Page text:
He once again entered counselling and again appeared to be improving. It was after that attempt that the couple moved to the Eden Mills home where the tragic events of November 2015 took place. Kim said Sue hoped the move would help Trevor, after all that had already transpired at their Acton home.

She added Trevor's behaviour in the last few of years of his life seemed to follow a pattern.

"His dark time was between November to January. I don't know what happened to him in his past … but there was something that triggered this self-loathing and just not wanting to be in this world between November and January — those were his danger months," said Kim.

That observation would be proven tragically accurate in November 2015, when that darkness claimed both he and his wife's lives.

Part of the reason the family didn't go public earlier was the death of their mother, Denise Nesbitt, who passed away just eight months later in July 2016 from what Kim described as "dying of a broken heart." At that point, she said it was just too hard to talk about.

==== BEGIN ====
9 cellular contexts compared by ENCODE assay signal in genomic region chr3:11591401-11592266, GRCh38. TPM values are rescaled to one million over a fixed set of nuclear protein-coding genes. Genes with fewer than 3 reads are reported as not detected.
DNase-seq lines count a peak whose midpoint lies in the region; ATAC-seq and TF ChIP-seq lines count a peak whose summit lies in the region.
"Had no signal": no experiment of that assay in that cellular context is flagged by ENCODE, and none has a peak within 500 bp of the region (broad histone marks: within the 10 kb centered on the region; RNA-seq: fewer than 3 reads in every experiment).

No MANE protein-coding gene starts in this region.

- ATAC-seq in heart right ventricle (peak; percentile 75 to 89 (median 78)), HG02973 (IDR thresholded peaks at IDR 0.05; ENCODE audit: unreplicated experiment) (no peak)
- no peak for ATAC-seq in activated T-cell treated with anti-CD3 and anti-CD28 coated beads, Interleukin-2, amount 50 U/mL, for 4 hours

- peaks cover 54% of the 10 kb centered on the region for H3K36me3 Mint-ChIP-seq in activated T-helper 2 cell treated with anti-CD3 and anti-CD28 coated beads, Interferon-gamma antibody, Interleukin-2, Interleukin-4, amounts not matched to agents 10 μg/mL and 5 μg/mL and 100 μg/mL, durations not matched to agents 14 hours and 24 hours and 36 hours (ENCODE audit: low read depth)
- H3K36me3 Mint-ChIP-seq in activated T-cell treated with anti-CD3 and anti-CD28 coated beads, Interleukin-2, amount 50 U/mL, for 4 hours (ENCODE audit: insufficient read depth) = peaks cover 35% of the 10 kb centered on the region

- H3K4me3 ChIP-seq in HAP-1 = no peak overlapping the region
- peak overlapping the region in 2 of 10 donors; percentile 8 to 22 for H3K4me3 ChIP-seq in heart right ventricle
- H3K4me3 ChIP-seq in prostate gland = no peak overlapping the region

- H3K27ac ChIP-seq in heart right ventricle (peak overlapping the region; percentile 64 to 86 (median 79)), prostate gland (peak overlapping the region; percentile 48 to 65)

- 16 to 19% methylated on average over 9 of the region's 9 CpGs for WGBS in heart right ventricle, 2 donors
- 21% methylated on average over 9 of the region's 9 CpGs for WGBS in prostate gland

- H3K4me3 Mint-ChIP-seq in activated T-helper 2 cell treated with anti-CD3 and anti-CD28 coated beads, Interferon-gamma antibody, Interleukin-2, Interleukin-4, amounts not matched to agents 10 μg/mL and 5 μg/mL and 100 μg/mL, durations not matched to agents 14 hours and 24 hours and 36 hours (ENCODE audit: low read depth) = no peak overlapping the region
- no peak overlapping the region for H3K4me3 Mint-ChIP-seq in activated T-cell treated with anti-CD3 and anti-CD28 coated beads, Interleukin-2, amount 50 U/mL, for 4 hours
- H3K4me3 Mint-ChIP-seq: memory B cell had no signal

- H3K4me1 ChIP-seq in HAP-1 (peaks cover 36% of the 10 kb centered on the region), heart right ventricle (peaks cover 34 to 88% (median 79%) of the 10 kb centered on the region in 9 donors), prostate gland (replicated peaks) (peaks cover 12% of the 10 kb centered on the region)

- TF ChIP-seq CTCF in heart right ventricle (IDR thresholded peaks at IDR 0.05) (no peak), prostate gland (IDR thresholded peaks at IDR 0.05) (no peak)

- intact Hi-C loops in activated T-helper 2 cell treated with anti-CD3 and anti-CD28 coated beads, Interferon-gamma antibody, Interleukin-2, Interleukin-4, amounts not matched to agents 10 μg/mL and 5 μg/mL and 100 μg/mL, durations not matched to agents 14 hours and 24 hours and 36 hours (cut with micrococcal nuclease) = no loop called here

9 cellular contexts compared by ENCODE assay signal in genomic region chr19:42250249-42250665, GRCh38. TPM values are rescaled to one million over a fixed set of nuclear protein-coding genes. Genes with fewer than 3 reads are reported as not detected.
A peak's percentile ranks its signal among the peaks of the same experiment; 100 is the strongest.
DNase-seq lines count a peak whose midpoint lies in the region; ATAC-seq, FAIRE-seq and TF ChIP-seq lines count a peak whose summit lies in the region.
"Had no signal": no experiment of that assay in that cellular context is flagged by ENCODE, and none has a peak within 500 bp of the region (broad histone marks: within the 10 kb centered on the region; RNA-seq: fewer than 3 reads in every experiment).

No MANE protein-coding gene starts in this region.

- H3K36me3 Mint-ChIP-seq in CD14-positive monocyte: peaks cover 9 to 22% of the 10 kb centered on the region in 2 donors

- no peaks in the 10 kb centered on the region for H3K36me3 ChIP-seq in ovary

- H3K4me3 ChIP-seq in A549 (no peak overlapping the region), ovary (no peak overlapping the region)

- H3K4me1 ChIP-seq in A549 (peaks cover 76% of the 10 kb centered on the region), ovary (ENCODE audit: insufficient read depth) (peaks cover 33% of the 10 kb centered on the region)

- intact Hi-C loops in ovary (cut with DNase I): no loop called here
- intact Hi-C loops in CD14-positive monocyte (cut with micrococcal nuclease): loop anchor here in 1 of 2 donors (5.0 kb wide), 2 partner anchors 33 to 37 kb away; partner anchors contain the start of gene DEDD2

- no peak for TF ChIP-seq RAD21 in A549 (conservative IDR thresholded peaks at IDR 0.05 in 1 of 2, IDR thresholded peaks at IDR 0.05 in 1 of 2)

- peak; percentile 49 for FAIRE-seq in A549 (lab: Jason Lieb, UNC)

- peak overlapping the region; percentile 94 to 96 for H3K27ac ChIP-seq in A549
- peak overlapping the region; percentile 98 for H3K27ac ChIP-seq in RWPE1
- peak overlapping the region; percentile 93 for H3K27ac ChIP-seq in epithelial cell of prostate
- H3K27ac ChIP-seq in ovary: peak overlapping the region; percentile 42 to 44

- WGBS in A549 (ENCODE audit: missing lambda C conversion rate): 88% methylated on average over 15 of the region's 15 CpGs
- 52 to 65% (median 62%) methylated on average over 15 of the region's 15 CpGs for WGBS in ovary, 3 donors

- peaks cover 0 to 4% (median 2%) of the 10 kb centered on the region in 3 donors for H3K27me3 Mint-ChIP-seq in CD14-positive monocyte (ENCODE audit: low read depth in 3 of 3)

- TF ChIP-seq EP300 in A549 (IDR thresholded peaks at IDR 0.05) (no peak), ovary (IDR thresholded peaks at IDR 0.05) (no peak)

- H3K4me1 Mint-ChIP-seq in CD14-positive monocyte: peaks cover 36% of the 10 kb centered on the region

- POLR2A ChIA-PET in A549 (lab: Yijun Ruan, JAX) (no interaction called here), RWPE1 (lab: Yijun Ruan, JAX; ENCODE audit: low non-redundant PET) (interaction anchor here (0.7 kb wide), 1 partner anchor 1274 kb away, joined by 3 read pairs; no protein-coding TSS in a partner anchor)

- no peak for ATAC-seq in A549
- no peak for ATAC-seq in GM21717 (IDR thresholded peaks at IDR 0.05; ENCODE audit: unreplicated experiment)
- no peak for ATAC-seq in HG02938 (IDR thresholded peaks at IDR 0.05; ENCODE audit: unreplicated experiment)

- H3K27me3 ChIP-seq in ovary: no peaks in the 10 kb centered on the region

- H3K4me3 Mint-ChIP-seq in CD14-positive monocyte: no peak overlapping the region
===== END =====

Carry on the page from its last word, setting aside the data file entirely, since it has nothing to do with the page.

Prior to that, Wellington OPP investigators — while not ordering them not to — discouraged them from making details of the crime public to the media while the investigation was ongoing and before the coroner's report was released. She added sorting out the late couple's estate was also a factor in not coming forward with the information sooner.

Since then, Kim said she and her family have slowly worked their way up to going public, pushed by the false perception created by initial media reports that suggested the couple was happy and died together in a fire.

Shortly after the murder, Wellington OPP refused to make any more details of the case public, claiming doing so would only "re-victimize" the families. But, Kim believes there is only one victim in this case — her sister — and her story needs to be told.

She also believes the lack of information initially released — and never corrected — has contributed to the public's perception of what actually happened. The OPP have never released or confirmed any of the details in the case.

A Google search looking for information surrounding the case provides few results, and the only details available are in initial reports which claim the couple died in a fire and that a criminal investigation was underway.

Another reason she gave for them coming forward was the way she said the Halton Hills fire department handled the aftermath of Sue and Trevor's deaths, which she said was very hurtful to their family.